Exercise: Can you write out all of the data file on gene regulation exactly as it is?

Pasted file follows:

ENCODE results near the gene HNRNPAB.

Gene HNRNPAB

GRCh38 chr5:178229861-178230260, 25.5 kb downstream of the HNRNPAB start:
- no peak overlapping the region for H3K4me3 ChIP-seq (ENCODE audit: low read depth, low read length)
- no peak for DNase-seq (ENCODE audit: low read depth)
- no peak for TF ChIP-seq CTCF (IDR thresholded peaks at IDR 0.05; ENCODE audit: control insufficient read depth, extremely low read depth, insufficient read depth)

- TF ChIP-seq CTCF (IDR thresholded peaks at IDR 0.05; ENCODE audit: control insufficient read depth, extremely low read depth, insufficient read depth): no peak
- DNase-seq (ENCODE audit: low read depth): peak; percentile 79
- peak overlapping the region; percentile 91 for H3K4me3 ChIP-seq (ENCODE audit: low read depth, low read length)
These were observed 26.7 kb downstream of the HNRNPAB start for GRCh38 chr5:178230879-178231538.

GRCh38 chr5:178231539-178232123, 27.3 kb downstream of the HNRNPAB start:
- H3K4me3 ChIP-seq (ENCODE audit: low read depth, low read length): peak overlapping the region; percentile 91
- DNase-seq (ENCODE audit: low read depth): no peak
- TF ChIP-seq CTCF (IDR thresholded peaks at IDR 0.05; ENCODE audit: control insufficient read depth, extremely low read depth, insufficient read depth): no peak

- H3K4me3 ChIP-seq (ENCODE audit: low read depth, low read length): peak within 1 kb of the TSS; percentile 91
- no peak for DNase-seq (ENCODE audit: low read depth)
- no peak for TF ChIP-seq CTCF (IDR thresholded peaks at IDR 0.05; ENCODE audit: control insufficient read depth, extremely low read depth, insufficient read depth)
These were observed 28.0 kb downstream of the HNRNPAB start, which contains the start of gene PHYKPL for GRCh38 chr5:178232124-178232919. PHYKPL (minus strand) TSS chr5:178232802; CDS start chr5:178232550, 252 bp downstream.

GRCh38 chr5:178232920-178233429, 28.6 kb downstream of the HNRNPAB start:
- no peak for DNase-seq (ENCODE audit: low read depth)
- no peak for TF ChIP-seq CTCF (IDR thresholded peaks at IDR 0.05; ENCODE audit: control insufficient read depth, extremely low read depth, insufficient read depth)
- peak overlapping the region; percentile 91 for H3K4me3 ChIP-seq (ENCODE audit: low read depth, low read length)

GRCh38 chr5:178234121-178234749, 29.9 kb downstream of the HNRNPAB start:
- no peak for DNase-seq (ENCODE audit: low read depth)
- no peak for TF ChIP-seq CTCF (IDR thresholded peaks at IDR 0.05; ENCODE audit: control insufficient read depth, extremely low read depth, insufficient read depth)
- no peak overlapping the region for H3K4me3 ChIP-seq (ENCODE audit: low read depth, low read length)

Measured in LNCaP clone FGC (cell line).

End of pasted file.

ENCODE results near the gene HNRNPAB.

Gene HNRNPAB

GRCh38 chr5:178229861-178230260, 25.5 kb downstream of the HNRNPAB start:
- no peak overlapping the region for H3K4me3 ChIP-seq (ENCODE audit: low read depth, low read length)
- no peak for DNase-seq (ENCODE audit: low read depth)
- no peak for TF ChIP-seq CTCF (IDR thresholded peaks at IDR 0.05; ENCODE audit: control insufficient read depth, extremely low read depth, insufficient read depth)

- TF ChIP-seq CTCF (IDR thresholded peaks at IDR 0.05; ENCODE audit: control insufficient read depth, extremely low read depth, insufficient read depth): no peak
- DNase-seq (ENCODE audit: low read depth): peak; percentile 79
- peak overlapping the region; percentile 91 for H3K4me3 ChIP-seq (ENCODE audit: low read depth, low read length)
These were observed 26.7 kb downstream of the HNRNPAB start for GRCh38 chr5:178230879-178231538.

GRCh38 chr5:178231539-178232123, 27.3 kb downstream of the HNRNPAB start:
- H3K4me3 ChIP-seq (ENCODE audit: low read depth, low read length): peak overlapping the region; percentile 91
- DNase-seq (ENCODE audit: low read depth): no peak
- TF ChIP-seq CTCF (IDR thresholded peaks at IDR 0.05; ENCODE audit: control insufficient read depth, extremely low read depth, insufficient read depth): no peak

- H3K4me3 ChIP-seq (ENCODE audit: low read depth, low read length): peak within 1 kb of the TSS; percentile 91
- no peak for DNase-seq (ENCODE audit: low read depth)
- no peak for TF ChIP-seq CTCF (IDR thresholded peaks at IDR 0.05; ENCODE audit: control insufficient read depth, extremely low read depth, insufficient read depth)
These were observed 28.0 kb downstream of the HNRNPAB start, which contains the start of gene PHYKPL for GRCh38 chr5:178232124-178232919. PHYKPL (minus strand) TSS chr5:178232802; CDS start chr5:178232550, 252 bp downstream.

GRCh38 chr5:178232920-178233429, 28.6 kb downstream of the HNRNPAB start:
- no peak for DNase-seq (ENCODE audit: low read depth)
- no peak for TF ChIP-seq CTCF (IDR thresholded peaks at IDR 0.05; ENCODE audit: control insufficient read depth, extremely low read depth, insufficient read depth)
- peak overlapping the region; percentile 91 for H3K4me3 ChIP-seq (ENCODE audit: low read depth, low read length)

GRCh38 chr5:178234121-178234749, 29.9 kb downstream of the HNRNPAB start:
- no peak for DNase-seq (ENCODE audit: low read depth)
- no peak for TF ChIP-seq CTCF (IDR thresholded peaks at IDR 0.05; ENCODE audit: control insufficient read depth, extremely low read depth, insufficient read depth)
- no peak overlapping the region for H3K4me3 ChIP-seq (ENCODE audit: low read depth, low read length)

Measured in LNCaP clone FGC (cell line).